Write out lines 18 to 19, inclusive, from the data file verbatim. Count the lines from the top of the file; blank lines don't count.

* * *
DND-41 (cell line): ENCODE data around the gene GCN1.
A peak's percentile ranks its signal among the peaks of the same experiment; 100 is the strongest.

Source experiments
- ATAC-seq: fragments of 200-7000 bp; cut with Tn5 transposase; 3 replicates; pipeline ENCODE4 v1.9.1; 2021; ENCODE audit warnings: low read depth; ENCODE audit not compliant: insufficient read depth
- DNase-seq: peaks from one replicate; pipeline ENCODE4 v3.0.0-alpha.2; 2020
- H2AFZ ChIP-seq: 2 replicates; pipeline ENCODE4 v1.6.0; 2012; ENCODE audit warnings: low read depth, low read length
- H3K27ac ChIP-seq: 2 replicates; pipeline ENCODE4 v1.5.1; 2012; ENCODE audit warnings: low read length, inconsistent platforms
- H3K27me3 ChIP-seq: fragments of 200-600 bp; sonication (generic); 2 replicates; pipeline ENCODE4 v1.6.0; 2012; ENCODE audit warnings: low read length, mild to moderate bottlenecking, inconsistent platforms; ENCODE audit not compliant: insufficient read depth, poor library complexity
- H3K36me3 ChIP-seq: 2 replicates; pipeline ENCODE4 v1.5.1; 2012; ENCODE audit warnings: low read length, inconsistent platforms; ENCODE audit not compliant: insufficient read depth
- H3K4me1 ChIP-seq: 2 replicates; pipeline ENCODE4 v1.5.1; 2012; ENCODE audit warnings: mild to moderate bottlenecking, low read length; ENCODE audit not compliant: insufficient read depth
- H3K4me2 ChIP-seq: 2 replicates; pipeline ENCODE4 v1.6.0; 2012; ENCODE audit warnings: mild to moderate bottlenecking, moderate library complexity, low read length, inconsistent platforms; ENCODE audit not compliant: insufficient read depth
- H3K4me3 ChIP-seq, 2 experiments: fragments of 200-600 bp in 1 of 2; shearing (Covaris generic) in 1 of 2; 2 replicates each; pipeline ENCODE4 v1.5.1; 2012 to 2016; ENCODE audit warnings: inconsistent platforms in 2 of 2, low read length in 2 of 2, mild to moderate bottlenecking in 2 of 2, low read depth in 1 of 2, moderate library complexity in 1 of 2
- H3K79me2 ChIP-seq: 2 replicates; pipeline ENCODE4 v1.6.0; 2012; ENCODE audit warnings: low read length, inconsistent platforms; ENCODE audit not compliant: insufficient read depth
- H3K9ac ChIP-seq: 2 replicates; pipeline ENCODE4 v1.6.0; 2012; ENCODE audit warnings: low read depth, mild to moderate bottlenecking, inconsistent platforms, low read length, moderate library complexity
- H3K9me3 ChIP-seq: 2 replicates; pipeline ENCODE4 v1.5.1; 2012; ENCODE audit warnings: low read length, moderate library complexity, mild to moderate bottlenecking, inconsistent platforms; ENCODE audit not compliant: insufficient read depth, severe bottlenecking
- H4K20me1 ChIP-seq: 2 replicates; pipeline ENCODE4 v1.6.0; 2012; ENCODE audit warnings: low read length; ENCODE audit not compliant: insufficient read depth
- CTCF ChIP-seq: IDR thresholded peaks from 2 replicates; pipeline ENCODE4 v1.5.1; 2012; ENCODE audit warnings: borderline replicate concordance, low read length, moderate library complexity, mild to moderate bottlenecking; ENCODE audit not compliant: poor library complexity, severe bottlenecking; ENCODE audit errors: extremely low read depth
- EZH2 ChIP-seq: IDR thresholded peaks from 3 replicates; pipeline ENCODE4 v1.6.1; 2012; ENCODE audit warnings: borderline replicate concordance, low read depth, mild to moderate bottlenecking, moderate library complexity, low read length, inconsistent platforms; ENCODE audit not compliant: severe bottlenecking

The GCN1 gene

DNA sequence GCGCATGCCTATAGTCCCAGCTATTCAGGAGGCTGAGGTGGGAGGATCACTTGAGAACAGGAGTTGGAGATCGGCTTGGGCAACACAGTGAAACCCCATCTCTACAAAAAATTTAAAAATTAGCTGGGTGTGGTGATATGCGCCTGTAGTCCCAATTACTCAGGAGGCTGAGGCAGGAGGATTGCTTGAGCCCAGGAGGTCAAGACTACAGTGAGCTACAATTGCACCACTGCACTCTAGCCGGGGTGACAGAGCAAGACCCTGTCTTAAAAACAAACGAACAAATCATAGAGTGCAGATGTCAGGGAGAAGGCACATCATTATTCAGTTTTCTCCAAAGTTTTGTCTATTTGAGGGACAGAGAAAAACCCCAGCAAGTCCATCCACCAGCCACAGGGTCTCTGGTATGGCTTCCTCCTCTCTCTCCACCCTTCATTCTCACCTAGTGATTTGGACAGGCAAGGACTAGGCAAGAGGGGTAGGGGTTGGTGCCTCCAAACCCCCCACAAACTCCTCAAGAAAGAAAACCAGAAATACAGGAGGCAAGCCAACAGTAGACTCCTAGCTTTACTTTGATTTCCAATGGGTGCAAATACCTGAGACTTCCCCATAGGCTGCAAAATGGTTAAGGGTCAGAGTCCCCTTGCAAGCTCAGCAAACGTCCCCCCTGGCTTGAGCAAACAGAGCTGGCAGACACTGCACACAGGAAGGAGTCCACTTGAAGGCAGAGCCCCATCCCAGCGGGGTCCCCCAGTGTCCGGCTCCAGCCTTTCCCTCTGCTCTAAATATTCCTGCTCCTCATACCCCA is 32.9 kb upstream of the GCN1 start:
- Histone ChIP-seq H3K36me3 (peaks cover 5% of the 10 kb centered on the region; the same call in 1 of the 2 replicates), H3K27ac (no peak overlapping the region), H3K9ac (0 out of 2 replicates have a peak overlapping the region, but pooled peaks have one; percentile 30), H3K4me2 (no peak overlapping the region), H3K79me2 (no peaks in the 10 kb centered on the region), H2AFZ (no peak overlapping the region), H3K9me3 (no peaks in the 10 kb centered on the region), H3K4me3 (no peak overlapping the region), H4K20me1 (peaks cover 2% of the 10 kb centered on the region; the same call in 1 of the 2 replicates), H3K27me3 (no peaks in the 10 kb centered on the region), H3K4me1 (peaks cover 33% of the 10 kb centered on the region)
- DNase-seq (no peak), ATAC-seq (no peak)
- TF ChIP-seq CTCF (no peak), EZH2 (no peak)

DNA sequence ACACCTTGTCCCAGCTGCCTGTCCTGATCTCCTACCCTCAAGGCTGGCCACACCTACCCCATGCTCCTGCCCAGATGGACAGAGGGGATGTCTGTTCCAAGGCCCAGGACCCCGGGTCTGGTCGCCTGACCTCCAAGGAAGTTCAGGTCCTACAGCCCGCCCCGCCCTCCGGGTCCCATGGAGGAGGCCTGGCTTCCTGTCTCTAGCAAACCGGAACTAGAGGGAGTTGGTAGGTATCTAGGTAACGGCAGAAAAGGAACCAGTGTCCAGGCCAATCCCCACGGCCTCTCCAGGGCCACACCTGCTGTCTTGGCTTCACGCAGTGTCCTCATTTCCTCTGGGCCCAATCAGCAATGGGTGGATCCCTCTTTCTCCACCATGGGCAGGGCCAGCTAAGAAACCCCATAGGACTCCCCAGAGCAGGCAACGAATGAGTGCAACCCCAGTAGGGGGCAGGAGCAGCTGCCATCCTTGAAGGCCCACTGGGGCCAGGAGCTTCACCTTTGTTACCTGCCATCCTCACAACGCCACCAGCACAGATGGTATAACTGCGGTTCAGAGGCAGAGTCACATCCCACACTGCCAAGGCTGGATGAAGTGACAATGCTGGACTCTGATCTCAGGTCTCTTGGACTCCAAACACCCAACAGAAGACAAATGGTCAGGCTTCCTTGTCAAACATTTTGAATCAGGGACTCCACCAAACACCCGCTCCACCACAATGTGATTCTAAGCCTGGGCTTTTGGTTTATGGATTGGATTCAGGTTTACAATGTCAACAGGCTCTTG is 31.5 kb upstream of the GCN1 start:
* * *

- EZH2 ChIP-seq: IDR thresholded peaks from 3 replicates; pipeline ENCODE4 v1.6.1; 2012; ENCODE audit warnings: borderline replicate concordance, low read depth, mild to moderate bottlenecking, moderate library complexity, low read length, inconsistent platforms; ENCODE audit not compliant: severe bottlenecking

The GCN1 gene